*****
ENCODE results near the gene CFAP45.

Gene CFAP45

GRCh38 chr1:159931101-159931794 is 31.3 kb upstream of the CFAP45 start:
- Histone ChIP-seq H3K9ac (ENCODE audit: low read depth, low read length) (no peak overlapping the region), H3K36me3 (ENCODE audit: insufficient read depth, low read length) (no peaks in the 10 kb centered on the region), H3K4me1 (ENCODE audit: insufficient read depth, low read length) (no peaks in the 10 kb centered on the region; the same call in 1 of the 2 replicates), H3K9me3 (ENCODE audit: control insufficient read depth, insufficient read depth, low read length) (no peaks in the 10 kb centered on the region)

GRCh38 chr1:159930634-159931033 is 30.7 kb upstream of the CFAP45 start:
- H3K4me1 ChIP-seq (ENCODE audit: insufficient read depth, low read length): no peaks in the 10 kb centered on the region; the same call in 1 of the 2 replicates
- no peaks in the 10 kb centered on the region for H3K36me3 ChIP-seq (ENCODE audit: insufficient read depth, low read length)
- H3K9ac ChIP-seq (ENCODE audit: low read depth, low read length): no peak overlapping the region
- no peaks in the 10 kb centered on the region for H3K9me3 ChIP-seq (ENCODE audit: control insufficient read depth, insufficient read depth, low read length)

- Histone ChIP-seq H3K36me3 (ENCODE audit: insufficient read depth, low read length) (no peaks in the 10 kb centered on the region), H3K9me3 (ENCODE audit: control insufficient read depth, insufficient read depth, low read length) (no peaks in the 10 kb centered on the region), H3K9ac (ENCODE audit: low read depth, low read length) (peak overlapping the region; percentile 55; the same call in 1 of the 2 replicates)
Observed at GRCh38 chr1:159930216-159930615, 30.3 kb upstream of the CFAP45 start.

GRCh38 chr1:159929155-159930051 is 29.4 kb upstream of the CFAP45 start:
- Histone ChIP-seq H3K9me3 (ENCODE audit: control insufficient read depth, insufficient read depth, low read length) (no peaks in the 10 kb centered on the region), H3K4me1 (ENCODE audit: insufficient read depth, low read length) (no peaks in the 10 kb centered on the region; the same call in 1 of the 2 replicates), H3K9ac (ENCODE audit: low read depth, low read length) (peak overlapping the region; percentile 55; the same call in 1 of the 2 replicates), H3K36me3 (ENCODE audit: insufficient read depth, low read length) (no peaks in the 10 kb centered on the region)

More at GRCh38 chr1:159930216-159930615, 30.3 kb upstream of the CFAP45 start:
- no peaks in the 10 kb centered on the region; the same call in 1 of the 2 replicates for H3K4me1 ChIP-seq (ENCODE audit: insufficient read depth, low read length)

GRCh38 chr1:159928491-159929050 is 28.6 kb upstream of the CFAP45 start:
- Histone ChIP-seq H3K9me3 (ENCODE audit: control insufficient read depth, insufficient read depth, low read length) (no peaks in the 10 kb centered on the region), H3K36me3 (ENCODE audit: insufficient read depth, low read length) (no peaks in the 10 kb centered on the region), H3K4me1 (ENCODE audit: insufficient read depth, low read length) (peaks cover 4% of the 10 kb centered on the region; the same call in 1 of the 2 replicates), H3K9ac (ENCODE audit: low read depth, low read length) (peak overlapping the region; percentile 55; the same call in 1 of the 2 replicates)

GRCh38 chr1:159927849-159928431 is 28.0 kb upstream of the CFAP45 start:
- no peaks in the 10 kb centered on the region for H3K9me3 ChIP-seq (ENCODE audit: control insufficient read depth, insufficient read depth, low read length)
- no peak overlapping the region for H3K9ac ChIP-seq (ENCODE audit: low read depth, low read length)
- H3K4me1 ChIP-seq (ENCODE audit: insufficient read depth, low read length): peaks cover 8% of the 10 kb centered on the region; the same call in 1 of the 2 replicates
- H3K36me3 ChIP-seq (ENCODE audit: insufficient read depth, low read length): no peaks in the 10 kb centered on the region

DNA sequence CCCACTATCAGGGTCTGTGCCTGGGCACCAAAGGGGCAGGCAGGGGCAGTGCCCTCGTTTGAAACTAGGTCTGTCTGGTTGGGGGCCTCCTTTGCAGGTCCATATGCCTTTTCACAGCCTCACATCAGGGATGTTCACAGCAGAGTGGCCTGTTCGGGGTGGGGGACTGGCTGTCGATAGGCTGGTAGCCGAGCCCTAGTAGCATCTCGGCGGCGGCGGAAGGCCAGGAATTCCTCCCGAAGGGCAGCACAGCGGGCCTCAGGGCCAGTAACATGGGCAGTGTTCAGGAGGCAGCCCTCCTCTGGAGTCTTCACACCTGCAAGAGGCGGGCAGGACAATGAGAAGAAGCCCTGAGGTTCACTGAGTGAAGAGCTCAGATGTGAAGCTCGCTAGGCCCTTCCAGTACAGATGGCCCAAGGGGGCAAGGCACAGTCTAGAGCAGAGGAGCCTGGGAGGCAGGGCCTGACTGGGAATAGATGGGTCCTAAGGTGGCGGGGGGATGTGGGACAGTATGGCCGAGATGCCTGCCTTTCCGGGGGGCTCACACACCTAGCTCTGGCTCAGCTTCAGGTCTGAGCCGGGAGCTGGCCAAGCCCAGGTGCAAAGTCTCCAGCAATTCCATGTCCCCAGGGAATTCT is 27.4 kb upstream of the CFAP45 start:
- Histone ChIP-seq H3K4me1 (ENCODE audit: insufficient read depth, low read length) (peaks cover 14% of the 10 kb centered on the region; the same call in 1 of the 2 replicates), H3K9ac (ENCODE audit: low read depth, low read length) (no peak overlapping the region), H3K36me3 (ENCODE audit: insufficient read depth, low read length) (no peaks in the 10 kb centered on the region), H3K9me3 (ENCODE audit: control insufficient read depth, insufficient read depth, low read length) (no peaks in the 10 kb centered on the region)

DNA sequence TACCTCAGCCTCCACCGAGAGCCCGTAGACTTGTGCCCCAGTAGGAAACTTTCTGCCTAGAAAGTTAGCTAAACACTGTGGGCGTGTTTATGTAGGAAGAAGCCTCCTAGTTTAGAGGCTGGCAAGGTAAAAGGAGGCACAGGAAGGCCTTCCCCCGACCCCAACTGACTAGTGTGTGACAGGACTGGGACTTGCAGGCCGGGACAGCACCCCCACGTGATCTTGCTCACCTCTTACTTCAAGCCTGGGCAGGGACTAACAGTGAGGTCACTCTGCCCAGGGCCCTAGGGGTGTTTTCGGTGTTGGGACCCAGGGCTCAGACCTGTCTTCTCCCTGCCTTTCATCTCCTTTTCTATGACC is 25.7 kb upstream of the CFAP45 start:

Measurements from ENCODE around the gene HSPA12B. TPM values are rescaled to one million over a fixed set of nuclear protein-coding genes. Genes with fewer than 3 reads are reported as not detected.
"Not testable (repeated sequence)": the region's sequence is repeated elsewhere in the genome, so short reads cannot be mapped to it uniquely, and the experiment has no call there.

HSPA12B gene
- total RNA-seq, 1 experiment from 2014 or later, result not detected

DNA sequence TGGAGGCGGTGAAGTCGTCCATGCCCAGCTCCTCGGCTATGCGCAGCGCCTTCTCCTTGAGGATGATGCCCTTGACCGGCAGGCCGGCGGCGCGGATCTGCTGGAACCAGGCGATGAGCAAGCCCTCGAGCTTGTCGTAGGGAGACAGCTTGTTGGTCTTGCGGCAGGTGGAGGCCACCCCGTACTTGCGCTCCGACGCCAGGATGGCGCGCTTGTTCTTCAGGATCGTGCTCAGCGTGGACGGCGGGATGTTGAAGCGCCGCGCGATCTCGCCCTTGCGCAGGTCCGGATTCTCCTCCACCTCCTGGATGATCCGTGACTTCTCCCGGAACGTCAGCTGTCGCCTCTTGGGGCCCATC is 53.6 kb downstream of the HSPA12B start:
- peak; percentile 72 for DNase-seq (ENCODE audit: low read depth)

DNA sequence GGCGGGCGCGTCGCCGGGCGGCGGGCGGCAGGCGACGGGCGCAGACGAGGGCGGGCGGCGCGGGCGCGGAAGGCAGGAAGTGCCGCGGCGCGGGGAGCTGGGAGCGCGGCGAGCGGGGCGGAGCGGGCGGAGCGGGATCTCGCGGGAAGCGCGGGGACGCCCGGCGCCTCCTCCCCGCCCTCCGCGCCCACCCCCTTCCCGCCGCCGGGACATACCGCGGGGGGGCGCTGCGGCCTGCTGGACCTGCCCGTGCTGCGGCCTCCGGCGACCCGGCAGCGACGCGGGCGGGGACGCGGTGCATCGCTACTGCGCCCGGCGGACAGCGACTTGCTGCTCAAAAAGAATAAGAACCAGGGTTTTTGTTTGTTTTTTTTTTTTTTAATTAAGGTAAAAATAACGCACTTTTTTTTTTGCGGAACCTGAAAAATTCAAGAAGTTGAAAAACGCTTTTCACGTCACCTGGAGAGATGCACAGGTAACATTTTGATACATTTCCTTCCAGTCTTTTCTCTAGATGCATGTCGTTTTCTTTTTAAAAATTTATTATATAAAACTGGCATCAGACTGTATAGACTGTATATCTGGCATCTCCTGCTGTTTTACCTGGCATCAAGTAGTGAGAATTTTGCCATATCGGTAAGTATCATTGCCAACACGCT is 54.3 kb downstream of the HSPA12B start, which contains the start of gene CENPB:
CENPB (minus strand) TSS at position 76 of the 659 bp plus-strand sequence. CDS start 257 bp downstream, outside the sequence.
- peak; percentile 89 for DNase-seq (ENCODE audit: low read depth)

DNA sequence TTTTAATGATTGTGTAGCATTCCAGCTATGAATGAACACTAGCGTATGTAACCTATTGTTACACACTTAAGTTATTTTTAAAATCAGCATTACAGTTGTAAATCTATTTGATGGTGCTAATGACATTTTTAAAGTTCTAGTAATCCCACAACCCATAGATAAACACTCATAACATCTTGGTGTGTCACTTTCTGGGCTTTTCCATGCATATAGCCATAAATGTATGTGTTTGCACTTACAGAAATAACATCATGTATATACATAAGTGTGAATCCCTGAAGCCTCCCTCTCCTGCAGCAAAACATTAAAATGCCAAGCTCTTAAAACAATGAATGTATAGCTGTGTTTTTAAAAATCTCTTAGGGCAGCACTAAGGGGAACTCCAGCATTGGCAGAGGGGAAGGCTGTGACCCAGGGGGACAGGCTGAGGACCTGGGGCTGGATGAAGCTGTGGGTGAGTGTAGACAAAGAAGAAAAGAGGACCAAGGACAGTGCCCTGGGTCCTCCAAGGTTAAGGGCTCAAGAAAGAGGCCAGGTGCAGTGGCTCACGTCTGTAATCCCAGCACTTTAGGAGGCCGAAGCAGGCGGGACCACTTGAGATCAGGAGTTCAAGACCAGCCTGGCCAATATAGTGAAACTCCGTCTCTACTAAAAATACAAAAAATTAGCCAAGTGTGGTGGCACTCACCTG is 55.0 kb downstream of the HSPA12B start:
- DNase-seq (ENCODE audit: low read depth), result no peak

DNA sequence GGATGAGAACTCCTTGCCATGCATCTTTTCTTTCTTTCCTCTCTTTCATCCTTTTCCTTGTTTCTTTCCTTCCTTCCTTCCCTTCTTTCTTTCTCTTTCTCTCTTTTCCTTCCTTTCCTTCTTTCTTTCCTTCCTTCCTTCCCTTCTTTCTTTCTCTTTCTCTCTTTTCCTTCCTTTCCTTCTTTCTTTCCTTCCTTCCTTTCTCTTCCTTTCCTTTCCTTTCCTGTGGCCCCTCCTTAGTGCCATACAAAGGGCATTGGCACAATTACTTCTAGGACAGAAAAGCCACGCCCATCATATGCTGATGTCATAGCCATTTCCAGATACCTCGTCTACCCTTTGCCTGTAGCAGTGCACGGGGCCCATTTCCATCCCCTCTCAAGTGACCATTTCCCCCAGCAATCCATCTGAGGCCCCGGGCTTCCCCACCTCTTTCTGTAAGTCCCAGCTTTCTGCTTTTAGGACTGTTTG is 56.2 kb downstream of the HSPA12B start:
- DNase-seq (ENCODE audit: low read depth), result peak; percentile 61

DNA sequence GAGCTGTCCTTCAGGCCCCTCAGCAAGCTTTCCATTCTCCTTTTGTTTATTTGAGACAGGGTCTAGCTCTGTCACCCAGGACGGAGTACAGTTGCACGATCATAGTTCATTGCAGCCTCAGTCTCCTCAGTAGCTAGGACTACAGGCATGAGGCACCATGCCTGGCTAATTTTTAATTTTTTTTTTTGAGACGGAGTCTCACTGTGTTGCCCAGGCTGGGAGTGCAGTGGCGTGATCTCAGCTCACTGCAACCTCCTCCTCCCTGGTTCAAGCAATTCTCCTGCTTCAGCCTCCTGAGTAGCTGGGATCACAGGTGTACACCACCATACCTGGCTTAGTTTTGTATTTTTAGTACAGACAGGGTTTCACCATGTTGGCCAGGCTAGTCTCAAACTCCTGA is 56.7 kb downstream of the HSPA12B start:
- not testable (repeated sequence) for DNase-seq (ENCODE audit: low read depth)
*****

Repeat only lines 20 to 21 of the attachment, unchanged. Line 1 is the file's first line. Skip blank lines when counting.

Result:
- no peak overlapping the region for H3K9ac ChIP-seq (ENCODE audit: low read depth, low read length)
- H3K4me1 ChIP-seq (ENCODE audit: insufficient read depth, low read length): peaks cover 8% of the 10 kb centered on the region; the same call in 1 of the 2 replicates